This is the first blog of the Share the Wealth series, which will discuss various investment theories and principles. The goal of this series is to make you, the reader, more aware of different investing strategies and potentially help you decide if the strategies can be made applicable to your own portfolio. SprinkleBit is on your side and we want to supply you with as much information as possible.They say a greater fool is born every day, Sprinkle Nation, and you can bet we don't want this to happen to you! So heed this cautionary tale, lest history repeats itself! Before the housing bubble of 2008, there was "Tulipmania." Named for the rampant speculation of bulbs that produce the delicate tulip flower, the movement was started after tulip bulbs were introduced to Amsterdam in the 1630s. They were deemed very valuable for their novelty and short bloom time. From the dank wharfs of Dutch merchant ports, to lavish sitting rooms of French design, speculators in the 1630s bartered and traded their life savings away in the hopes of finding speculative buyers willing to pay an even higher price. The price of tulip bulbs went up and up and up until speculators were trading single bulbs for the price of an expensive home. In 1636, when the price of the bulbs were so high as to dissuade more buyers, effectively bursting the tulip boom bubble, many foolish speculators found themselves with worthless investments for which they had grossly overpaid. Tulipmania is often cited as the first recorded example of an economic bubble—of unchecked speculation driving the price of an item up and up until the price greatly exceeds the value of the item being traded.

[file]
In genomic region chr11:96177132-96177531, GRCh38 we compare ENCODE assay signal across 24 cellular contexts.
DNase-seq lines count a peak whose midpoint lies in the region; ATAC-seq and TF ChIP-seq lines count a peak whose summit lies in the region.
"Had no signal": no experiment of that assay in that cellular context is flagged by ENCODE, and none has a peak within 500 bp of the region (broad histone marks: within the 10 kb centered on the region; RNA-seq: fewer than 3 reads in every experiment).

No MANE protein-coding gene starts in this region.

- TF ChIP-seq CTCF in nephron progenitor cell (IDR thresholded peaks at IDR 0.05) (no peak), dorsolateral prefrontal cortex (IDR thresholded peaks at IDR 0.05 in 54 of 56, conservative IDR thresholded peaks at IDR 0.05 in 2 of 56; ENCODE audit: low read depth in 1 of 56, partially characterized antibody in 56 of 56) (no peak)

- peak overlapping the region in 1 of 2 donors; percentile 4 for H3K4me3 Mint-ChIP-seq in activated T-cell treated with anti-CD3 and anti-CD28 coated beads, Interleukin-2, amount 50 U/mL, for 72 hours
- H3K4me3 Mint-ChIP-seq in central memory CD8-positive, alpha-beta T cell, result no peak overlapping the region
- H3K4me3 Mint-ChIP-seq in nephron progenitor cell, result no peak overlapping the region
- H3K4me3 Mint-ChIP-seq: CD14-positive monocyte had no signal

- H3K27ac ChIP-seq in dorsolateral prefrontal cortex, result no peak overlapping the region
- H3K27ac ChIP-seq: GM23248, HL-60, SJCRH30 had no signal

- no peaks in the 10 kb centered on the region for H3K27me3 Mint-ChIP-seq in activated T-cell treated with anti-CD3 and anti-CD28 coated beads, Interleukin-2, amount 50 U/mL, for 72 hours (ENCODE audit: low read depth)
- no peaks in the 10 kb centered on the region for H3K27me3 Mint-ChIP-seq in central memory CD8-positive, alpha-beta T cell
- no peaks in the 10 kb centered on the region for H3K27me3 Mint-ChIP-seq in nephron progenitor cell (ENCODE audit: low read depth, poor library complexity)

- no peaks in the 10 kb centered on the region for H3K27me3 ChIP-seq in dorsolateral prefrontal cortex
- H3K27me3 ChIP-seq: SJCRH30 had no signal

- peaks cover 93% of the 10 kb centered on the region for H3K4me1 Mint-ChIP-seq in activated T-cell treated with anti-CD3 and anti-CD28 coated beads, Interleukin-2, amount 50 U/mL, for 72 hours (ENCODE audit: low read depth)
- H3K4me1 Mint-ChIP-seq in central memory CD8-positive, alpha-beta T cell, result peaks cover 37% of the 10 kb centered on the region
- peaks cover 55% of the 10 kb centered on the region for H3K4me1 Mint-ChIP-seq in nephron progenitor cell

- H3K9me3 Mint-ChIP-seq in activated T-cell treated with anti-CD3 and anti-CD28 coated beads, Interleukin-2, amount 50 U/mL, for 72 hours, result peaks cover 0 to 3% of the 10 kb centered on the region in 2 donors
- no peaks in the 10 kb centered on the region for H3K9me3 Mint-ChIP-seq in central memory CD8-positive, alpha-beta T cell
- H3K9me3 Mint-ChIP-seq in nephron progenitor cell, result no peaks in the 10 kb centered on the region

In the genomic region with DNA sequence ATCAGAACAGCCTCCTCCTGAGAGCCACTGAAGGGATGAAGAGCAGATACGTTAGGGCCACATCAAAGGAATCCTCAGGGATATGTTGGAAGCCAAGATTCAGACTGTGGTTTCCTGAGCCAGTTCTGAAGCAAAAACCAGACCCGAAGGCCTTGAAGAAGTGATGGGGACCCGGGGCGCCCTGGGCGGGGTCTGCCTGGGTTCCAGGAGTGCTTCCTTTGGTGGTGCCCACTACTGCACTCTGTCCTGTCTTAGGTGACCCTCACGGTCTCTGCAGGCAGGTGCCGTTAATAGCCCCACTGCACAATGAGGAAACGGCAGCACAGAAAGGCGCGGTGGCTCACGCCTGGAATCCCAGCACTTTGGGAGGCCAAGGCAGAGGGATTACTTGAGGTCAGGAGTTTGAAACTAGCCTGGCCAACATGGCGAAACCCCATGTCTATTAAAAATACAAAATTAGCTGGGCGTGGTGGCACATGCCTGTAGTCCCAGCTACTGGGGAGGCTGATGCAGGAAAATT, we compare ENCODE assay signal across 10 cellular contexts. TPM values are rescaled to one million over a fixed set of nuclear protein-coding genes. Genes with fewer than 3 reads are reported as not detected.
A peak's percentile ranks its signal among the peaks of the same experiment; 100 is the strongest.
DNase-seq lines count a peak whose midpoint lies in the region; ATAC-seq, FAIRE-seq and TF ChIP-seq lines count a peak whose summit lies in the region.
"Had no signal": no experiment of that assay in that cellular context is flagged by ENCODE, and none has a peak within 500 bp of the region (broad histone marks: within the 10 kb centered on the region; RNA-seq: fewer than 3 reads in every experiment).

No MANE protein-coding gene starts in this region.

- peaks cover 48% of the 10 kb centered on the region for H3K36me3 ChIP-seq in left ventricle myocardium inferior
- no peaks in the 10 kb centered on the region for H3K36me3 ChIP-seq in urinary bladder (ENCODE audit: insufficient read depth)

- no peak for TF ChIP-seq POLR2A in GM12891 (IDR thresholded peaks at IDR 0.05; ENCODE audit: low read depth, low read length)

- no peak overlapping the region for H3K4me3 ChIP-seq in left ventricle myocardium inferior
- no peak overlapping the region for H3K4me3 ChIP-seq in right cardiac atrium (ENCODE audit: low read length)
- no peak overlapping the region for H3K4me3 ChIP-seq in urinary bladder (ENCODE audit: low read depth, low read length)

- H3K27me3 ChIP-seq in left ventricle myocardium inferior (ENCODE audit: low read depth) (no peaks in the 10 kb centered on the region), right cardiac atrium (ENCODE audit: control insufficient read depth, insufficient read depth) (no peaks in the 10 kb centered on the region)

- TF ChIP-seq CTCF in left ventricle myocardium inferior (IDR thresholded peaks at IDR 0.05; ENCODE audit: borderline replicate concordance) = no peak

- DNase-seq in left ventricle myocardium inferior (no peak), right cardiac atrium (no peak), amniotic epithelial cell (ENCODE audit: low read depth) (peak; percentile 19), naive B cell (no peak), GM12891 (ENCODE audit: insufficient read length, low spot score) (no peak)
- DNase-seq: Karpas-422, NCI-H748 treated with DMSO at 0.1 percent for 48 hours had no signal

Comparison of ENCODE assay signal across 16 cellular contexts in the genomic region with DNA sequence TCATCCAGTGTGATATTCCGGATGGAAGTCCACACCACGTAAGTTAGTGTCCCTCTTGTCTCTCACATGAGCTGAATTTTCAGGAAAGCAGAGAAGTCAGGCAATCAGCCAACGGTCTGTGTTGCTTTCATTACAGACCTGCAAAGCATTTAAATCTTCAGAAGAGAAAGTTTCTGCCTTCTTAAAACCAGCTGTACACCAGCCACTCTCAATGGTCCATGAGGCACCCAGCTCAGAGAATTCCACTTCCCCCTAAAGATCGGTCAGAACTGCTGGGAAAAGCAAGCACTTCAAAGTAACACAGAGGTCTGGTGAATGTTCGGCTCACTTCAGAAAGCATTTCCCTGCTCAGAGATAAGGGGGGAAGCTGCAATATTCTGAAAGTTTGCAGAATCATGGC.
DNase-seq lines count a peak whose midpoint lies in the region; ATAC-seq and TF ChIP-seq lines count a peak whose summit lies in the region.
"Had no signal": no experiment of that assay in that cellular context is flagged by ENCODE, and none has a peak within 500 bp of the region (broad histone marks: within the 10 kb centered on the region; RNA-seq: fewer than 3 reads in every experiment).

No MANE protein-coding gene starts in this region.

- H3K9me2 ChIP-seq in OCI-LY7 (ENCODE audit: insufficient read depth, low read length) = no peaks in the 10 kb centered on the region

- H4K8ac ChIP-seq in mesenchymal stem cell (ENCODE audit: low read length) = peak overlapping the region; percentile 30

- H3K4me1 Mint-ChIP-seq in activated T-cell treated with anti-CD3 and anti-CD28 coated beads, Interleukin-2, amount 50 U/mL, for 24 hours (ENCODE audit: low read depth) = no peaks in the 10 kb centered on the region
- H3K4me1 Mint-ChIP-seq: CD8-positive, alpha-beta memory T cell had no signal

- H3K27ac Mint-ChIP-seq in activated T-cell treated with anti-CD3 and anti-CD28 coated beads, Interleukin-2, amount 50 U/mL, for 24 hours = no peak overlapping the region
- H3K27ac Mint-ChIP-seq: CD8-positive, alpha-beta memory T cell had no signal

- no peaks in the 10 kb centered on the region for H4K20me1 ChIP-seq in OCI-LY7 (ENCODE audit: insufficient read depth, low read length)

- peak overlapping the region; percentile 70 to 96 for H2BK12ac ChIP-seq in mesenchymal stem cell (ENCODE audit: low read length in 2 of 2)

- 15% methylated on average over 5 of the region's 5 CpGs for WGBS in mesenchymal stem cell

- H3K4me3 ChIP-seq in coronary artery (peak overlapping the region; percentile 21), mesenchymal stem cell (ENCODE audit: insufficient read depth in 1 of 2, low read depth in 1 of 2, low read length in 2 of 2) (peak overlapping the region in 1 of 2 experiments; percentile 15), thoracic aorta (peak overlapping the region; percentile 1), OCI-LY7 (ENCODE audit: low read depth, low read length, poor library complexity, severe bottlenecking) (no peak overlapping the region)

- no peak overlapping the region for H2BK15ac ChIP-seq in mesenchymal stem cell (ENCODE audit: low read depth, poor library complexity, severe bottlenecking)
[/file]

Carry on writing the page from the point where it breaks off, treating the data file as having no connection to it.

How do Market Bubbles Occur?Bubbles and speculation occur in part because of a characteristic investor whom economists refer to as the "Greater Fool." The Greater Fool theory is the idea that a sucker is born everyday. Unfortunately, for many investors who lack a support network from which to learn to spot overvalued (overpriced) stocks, there are those less-savory investors who may exploit this strategy to benefit from the naive among their ranks—those "greater fools" willing to buy their stock from them at a higher price. Investments such as stocks, bonds and real estate have an intrinsic value tied to them, but value can be swayed by hype, emotions and rumors! Greater Fool buying and selling tends to occur in short-term market periods, where trends change quickly and rumors fuel trading. These short-term market periods, also known as market bubbles, can be characterized by periods in which investors buy assets in large volumes and then (attempt to or hope to) sell them at inflated prices. Do you remember the Dot Com bubble of 2000? Or the housing bubble of 2008? Or how about something even more recent? Take the Facebook IPO (FB) for example. The Facebook IPO, as it turns out, was overvalued by underwriters (although that's also another story), and unfortunately, retail investors who gambled on the hype surrounding the IPO lost about $630 million when the price dropped to its truer value only weeks later. Today, in October 2012, investors still await the day when Facebook proves itself to be working towards proving its long-term investment potential. It's one thing to operate a site that over 1 billion people use, but the savvy investor knows that it's an entirely different thing to monetize that site, and that facebook is still struggling with a plan for monetization. Wise investors look for evidence of long-term company growth, and they consider the whole picture before jumping on a hyped IPO. They don't listen to the hoopla or let excitement color their judgement. If those sorry retail investors back in May had asked themselves to list the strategies that Facebook has demonstrated as proof of their revenue potential, they would have seen that Facebook's current plan didn't hold water just yet—and happiest of all, there would have been fewer fools losing money out of the gate.